In addition to that what we got going on is our team that we also built last year is busy looking at many options to develop the projects, looking for the optimal way to develop it. And so, through the course of the year, we'll a lot more, and we would continue to update or provide update as meaningful information becomes available.

Barry Cooper - CIBC World Markets

And any kind of changes to the prior resource numbers or anything in terms of what you found so far? Are you substantiating the numbers or better or worse or any comment that you can make on that?

Richard O'Brien

Well, I'd say we're busy going through the process of confirming them. Going through the process of looking at the data, we will know more once we've drilled more, and too early to really say meaningfully whether we've got anything to report on this stage.

Barry Cooper - CIBC World Markets

Okay. I guess we'll look patiently for a while longer then.

Richard O'Brien

Yes. Thanks Barry.

Unidentified Company Speaker

Thanks Barry.

Operator

Okay. (Operator Instructions). And our next question comes from Kaushik Mitra. Sir, you may ask your question.

Unidentified Analyst

Hi. Good morning. Thanks for taking my questions. I had two questions; first, is there any provisional pricing adjustment term in your copper sales and how that might change in 2Q if copper stays above $2? And the second, you've mentioned briefly about the power situation in Ghana has improved. Could you talk about that little bit more? Thank you.

Richard O'Brien

I'll take the power one and then I will ask Roger Johnson to talk about the provisional pricing one. So on power, the improvement that we are talking about is, there is more hydro than perhaps we had expected in our -- when we set our guidance for the year. And hydro power versus diesel power for us results in lower costs applicable to sales, so that's really the reference.

In terms of the going forward, the government -- new government in Ghana is reviewing energy infrastructure, but what I'd say is these are really temporary reductions in power costs because of increased hydro availability, it doesn't reflect for instance the new building of a substantial power station in Ghana. So that's probably still to come.

Roger, you want to talk about provisional pricing?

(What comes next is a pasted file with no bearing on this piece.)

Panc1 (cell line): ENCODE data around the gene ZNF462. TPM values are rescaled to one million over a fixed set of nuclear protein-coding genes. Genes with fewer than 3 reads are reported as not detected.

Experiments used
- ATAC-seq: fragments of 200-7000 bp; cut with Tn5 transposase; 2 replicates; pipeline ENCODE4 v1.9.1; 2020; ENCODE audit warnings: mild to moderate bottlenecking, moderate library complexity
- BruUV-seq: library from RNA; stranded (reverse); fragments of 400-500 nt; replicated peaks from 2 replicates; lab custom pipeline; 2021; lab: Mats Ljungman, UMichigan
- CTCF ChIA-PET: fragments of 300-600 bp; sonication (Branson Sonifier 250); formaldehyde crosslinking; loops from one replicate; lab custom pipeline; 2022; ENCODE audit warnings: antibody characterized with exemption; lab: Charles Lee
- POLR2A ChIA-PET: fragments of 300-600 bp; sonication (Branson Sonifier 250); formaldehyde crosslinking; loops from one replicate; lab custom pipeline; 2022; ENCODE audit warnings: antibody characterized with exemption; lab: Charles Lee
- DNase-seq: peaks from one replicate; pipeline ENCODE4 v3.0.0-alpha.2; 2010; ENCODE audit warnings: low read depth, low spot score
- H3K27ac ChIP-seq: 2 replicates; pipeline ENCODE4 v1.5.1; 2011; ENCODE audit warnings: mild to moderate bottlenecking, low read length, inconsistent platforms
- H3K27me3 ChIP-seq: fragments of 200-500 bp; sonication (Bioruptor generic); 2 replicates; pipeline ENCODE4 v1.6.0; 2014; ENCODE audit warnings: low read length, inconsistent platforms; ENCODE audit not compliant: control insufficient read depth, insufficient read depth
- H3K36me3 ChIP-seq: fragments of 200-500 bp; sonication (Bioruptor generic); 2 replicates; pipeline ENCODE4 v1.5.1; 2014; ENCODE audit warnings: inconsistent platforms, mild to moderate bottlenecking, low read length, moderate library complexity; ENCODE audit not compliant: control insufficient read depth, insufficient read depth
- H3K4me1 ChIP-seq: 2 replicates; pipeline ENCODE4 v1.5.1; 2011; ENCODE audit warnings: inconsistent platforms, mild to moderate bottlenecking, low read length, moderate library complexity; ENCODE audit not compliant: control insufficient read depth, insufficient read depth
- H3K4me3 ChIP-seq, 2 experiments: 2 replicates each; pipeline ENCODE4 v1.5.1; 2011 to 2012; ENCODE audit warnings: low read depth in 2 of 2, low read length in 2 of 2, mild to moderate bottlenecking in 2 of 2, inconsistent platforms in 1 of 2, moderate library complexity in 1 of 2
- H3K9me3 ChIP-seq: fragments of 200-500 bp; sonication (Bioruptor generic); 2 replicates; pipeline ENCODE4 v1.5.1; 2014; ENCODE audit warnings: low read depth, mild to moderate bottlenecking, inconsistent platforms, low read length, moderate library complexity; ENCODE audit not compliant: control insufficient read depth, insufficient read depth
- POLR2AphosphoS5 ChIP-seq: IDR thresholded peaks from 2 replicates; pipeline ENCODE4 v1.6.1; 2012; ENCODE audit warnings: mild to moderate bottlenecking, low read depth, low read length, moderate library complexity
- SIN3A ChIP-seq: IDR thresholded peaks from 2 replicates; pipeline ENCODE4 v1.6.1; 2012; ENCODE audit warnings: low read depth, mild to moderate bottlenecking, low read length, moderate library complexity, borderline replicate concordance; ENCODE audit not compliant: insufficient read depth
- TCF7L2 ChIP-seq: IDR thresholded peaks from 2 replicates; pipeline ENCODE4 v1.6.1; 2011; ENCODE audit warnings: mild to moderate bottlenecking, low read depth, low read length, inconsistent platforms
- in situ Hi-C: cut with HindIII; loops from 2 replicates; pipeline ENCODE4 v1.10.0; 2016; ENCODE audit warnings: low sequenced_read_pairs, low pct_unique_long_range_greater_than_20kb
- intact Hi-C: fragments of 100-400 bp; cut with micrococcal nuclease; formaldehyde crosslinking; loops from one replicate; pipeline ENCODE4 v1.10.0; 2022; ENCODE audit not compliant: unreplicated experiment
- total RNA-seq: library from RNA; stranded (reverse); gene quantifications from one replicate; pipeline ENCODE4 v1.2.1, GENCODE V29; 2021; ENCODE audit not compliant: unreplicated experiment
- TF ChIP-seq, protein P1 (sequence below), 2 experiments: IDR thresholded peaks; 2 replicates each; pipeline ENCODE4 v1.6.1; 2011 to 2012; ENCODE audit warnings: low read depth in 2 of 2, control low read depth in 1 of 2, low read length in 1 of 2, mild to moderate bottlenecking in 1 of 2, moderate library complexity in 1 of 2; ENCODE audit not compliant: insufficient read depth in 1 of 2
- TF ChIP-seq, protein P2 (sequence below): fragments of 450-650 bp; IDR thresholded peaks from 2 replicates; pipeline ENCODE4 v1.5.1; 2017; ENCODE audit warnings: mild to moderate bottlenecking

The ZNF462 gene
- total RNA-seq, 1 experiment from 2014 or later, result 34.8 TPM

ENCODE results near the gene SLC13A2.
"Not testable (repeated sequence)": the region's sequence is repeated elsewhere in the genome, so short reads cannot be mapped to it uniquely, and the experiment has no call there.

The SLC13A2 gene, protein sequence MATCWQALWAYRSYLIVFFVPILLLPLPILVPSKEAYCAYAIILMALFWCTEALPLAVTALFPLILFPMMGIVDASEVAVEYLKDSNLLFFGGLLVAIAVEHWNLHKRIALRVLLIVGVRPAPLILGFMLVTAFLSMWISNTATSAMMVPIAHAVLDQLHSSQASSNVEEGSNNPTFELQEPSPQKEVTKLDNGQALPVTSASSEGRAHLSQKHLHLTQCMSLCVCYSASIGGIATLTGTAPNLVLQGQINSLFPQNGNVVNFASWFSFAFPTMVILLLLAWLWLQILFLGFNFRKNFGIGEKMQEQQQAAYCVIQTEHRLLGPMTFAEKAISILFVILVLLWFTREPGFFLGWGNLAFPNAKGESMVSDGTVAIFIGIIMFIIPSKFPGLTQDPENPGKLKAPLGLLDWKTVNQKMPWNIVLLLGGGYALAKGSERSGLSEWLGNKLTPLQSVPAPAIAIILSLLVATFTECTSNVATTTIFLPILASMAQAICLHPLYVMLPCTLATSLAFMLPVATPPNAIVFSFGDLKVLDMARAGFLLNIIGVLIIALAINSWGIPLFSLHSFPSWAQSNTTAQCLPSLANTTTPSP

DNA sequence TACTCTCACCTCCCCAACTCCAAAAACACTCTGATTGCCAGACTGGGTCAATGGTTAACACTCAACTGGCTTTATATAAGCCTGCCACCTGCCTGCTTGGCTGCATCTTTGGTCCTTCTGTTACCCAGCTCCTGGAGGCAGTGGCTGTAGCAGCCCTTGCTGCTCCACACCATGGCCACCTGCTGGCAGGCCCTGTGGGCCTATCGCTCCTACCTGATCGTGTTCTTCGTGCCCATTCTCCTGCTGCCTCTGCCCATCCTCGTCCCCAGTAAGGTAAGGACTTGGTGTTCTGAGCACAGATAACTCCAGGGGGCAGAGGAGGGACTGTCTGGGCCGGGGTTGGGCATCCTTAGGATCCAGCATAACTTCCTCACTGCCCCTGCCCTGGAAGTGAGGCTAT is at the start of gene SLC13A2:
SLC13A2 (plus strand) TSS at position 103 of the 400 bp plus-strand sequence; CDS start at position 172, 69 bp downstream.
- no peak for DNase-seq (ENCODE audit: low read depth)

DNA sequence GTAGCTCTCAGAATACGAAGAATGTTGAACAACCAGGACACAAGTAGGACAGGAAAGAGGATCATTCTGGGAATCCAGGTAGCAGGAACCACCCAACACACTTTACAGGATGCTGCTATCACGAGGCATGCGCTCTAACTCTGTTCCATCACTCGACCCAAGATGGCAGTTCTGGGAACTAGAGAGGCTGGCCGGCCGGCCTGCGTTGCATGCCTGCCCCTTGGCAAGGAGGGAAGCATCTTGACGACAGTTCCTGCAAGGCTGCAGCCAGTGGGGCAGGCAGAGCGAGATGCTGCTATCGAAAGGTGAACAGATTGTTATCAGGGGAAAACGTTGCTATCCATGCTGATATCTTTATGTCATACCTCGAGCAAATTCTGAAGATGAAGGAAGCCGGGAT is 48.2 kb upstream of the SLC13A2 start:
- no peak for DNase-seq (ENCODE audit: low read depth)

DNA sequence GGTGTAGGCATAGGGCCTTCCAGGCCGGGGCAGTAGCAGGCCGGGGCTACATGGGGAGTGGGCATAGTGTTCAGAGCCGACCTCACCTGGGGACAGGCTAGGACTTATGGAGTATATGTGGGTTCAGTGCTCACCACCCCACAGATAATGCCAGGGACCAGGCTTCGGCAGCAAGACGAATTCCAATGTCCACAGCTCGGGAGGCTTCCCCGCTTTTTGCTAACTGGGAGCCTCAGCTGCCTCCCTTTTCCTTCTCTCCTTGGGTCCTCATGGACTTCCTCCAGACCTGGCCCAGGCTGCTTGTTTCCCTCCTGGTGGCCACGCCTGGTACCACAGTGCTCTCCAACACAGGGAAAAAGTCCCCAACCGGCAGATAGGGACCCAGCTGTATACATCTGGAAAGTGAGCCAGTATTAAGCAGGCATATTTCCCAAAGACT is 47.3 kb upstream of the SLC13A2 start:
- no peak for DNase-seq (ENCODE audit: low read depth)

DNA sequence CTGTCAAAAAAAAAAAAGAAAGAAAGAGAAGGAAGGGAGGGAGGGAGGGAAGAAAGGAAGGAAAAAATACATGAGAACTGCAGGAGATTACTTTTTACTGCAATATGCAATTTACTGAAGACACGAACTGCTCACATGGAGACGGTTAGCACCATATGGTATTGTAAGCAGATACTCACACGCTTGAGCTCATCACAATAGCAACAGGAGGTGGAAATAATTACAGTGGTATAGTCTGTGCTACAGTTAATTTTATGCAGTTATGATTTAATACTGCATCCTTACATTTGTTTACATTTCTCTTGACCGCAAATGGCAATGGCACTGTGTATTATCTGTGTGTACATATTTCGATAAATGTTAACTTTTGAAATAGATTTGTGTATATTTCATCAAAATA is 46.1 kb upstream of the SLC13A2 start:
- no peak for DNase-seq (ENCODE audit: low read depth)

Roger Johnson

Yeah, thanks Richard. At the end of the quarter, we had approximately ₤86 million of copper provisionally priced at $1.83. So, we will have a significant amount that will be priced in the second quarter. Just to call your attention to the fact that we hit a similar favorable variance coming in the first quarter, there was about a $29 million favorable impact from the provisional pricing that was at the end of the year.

Unidentified Analyst

Thank you.

Operator

Our next question comes from John Bridges. You may ask your question sir.

John Bridges - JP Morgan

Good morning, Brian and everybody. Just wondering if you could square circle. Reading one of Ventura's report last night, they were making the points that, the production at Yanacocha was similar to Q1 '08. But the difference was the build up of inventory and just the sales reduction. That's a bit different to what you're saying. Could you explain where we're going wrong here?

Richard O'Brien

Yeah, let me just try square that circle. As you say, we're actually comparing to expectations, not to the prior year quarter. I think their description of the prior year quarter is actually correct. We're just comparing it to where we thought we were going to be for the quarter.

John Bridges - JP Morgan

Okay. So, is there any build up in inventory? Or was there a build up in the leach pads?

Roger Johnson

This is Roger Johnson. There is a slight build in the inventory at Yanacocha. So one of Ventura's representation, we agree with.

John Bridges - JP Morgan

Okay and then maybe one for Brian. You, at the investor presentation, were talking about how you're able at the comfort of surveying the scene and figuring out whether you're going to go ahead with your projects, your resource projects or maybe be in the position to buy something. I just wondered from a couple of months on, any changes, any enhancements?

Brian Hill